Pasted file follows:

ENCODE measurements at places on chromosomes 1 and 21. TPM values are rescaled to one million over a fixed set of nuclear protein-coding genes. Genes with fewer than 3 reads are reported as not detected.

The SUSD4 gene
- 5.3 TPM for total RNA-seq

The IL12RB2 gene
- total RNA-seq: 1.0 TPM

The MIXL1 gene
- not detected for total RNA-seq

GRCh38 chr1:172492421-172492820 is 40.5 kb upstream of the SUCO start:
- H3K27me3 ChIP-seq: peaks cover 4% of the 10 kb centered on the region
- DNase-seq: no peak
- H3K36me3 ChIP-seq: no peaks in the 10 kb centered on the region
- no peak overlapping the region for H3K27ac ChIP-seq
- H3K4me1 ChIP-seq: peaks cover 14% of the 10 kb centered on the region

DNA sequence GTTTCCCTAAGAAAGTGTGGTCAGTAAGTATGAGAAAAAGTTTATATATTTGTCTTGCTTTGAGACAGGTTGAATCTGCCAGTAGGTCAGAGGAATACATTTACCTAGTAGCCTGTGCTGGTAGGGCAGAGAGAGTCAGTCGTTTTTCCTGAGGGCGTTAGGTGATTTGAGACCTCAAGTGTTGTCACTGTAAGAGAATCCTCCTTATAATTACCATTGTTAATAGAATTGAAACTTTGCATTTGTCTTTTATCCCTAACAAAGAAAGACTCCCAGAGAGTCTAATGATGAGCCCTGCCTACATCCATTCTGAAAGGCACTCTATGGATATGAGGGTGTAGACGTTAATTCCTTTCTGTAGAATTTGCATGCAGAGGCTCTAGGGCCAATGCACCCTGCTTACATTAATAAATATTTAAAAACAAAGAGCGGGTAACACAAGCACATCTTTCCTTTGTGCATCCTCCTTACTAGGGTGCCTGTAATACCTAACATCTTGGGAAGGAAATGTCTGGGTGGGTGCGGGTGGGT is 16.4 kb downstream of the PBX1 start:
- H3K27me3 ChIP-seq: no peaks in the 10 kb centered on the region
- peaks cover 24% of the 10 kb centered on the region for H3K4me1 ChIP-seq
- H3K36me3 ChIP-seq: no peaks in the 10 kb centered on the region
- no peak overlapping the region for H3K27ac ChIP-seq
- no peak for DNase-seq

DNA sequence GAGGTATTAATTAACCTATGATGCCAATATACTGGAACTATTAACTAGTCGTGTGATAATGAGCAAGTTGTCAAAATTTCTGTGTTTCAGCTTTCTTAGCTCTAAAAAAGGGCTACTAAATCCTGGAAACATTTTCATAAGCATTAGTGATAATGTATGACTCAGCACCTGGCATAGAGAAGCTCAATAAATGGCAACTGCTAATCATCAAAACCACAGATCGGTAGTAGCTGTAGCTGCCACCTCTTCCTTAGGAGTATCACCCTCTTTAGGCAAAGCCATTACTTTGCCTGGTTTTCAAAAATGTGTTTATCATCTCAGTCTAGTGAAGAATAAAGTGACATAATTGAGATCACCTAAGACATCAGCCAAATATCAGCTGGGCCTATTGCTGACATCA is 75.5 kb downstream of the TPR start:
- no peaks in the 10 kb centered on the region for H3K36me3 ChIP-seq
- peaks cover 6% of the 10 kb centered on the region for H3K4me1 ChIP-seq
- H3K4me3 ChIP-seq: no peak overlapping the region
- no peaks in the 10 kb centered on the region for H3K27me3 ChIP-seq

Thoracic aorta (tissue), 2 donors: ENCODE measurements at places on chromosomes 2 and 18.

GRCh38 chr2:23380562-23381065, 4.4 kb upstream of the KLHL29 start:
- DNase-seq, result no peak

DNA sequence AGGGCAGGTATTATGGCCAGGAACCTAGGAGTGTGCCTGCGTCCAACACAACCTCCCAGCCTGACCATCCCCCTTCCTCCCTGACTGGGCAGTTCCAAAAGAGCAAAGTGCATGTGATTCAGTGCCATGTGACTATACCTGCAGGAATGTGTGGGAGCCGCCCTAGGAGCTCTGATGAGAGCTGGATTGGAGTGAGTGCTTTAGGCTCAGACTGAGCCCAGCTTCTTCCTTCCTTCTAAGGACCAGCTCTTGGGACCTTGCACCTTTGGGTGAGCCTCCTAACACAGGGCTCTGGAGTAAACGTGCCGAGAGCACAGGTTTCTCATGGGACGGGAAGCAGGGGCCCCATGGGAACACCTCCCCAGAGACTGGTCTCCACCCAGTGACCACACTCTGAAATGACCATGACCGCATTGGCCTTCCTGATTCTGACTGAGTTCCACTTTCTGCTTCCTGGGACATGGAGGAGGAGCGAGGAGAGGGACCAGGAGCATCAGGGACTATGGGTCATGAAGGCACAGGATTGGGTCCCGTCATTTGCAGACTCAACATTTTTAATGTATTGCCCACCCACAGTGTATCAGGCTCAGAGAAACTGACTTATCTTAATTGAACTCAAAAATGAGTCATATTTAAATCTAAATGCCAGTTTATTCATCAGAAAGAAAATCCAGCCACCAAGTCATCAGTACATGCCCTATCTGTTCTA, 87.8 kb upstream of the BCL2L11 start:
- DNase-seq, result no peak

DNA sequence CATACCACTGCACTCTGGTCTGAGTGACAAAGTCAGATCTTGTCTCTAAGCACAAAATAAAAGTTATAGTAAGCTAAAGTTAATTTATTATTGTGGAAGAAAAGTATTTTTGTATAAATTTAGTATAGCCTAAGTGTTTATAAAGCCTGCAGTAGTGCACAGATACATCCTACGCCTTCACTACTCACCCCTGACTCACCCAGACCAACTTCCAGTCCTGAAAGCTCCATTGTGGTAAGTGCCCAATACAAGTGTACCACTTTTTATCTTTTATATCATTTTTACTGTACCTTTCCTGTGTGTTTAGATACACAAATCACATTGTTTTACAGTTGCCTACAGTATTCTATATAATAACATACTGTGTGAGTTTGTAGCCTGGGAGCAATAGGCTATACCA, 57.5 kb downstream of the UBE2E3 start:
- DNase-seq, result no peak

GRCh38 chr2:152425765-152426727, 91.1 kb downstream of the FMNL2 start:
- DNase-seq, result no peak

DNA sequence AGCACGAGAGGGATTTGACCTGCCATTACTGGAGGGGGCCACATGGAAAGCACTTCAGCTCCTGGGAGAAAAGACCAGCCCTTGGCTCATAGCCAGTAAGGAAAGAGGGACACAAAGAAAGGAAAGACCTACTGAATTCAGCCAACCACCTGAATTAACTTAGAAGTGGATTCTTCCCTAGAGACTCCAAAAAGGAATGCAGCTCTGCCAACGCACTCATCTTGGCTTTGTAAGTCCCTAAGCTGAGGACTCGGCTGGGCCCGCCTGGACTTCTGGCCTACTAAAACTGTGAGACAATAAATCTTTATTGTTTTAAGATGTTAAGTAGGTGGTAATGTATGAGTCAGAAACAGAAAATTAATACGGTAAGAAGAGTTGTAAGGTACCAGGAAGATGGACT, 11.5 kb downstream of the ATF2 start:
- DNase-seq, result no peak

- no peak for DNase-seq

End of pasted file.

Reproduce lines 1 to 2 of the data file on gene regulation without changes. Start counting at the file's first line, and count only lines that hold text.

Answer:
ENCODE measurements at places on chromosomes 1 and 21. TPM values are rescaled to one million over a fixed set of nuclear protein-coding genes. Genes with fewer than 3 reads are reported as not detected.

The SUSD4 gene